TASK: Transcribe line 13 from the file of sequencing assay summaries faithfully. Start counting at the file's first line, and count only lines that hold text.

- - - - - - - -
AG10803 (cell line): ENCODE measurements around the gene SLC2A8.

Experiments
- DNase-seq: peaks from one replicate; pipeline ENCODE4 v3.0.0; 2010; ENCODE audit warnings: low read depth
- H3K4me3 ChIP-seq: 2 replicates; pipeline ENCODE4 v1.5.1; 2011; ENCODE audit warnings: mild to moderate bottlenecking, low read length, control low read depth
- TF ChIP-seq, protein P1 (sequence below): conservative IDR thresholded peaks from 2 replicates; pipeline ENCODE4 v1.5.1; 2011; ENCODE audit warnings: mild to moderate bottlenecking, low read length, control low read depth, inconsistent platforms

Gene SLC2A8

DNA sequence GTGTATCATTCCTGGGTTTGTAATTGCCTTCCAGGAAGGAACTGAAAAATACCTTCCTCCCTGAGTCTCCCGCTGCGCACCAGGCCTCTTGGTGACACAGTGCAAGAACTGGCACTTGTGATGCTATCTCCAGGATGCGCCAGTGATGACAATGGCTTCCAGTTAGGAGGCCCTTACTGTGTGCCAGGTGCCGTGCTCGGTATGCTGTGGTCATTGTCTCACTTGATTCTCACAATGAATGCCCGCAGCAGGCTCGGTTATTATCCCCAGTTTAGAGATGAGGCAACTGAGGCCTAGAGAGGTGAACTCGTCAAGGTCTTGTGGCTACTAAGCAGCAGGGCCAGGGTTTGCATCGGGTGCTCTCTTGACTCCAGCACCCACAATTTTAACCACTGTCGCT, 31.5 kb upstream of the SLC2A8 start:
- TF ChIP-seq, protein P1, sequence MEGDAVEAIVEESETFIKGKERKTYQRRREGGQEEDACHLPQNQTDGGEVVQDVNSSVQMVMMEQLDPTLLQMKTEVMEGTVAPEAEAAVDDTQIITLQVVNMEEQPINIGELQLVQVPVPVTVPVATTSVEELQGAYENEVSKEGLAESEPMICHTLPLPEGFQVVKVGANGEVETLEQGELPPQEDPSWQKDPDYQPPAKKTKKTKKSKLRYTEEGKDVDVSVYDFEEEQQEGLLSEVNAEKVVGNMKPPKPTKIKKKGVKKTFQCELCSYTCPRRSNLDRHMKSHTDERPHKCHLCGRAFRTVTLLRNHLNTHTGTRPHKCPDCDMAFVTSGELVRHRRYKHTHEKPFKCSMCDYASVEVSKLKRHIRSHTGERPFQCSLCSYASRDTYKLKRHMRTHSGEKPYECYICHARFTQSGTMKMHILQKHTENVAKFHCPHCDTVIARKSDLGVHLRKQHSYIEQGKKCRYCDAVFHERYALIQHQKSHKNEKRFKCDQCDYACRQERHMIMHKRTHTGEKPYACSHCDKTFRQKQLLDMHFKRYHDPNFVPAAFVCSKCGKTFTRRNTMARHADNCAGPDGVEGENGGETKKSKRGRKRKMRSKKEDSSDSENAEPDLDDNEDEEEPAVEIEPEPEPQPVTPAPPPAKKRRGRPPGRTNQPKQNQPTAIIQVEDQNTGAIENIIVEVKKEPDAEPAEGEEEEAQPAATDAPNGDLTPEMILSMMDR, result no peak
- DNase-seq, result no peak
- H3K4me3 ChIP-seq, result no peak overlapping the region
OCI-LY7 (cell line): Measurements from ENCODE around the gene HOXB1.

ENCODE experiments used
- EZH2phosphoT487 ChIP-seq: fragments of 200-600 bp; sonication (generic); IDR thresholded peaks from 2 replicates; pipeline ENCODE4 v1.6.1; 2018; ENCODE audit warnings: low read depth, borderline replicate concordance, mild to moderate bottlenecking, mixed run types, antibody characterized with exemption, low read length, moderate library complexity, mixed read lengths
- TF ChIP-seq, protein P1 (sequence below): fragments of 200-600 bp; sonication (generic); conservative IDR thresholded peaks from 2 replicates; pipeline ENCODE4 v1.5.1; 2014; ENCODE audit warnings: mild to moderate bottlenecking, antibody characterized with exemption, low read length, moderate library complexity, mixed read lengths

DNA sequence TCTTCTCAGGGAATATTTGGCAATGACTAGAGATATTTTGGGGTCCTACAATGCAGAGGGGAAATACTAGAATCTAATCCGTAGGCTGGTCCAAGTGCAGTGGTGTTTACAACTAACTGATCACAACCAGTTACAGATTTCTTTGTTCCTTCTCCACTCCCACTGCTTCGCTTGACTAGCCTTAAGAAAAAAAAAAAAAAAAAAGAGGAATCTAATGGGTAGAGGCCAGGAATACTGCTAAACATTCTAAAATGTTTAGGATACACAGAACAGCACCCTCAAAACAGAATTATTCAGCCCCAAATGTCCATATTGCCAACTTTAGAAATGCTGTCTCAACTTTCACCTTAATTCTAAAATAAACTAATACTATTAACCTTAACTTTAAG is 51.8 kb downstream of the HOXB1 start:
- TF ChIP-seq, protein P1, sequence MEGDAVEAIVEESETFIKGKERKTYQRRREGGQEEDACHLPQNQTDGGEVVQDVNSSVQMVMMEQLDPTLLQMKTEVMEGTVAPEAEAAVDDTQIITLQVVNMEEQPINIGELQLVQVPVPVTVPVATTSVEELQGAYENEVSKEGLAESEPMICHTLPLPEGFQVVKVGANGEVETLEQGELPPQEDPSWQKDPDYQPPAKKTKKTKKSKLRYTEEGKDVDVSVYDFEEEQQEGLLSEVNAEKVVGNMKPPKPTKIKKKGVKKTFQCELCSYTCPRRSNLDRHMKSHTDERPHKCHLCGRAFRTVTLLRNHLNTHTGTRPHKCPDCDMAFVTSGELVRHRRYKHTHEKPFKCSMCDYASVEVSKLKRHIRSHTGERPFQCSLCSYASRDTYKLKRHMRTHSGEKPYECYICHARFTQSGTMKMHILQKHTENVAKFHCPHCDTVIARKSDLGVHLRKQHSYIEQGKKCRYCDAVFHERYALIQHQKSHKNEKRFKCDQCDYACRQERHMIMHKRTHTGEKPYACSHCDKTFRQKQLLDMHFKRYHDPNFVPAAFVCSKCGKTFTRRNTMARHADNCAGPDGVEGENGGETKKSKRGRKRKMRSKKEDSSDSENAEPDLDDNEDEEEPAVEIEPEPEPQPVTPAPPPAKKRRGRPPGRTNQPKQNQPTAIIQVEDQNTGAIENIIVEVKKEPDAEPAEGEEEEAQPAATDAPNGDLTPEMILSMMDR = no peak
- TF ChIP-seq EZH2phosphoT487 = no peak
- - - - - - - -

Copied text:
- EZH2phosphoT487 ChIP-seq: fragments of 200-600 bp; sonication (generic); IDR thresholded peaks from 2 replicates; pipeline ENCODE4 v1.6.1; 2018; ENCODE audit warnings: low read depth, borderline replicate concordance, mild to moderate bottlenecking, mixed run types, antibody characterized with exemption, low read length, moderate library complexity, mixed read lengths